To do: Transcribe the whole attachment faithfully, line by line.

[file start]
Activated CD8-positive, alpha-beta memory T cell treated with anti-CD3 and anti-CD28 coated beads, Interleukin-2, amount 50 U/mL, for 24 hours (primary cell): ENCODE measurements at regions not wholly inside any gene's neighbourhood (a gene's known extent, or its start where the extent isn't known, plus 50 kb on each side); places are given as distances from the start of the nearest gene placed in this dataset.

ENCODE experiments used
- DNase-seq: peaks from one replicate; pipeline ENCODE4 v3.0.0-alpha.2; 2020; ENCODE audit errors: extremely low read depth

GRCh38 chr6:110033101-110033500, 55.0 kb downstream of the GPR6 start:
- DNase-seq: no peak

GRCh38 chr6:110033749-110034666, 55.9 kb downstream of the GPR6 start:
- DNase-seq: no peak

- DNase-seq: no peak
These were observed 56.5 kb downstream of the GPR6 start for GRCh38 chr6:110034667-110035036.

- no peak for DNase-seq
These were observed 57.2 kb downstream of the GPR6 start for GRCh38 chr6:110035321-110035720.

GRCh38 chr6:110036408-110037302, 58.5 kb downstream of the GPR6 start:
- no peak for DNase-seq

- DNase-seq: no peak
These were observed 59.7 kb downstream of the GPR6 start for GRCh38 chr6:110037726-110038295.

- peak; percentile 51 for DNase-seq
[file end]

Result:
Activated CD8-positive, alpha-beta memory T cell treated with anti-CD3 and anti-CD28 coated beads, Interleukin-2, amount 50 U/mL, for 24 hours (primary cell): ENCODE measurements at regions not wholly inside any gene's neighbourhood (a gene's known extent, or its start where the extent isn't known, plus 50 kb on each side); places are given as distances from the start of the nearest gene placed in this dataset.

ENCODE experiments used
- DNase-seq: peaks from one replicate; pipeline ENCODE4 v3.0.0-alpha.2; 2020; ENCODE audit errors: extremely low read depth

GRCh38 chr6:110033101-110033500, 55.0 kb downstream of the GPR6 start:
- DNase-seq: no peak

GRCh38 chr6:110033749-110034666, 55.9 kb downstream of the GPR6 start:
- DNase-seq: no peak

- DNase-seq: no peak
These were observed 56.5 kb downstream of the GPR6 start for GRCh38 chr6:110034667-110035036.

- no peak for DNase-seq
These were observed 57.2 kb downstream of the GPR6 start for GRCh38 chr6:110035321-110035720.

GRCh38 chr6:110036408-110037302, 58.5 kb downstream of the GPR6 start:
- no peak for DNase-seq

- DNase-seq: no peak
These were observed 59.7 kb downstream of the GPR6 start for GRCh38 chr6:110037726-110038295.

- peak; percentile 51 for DNase-seq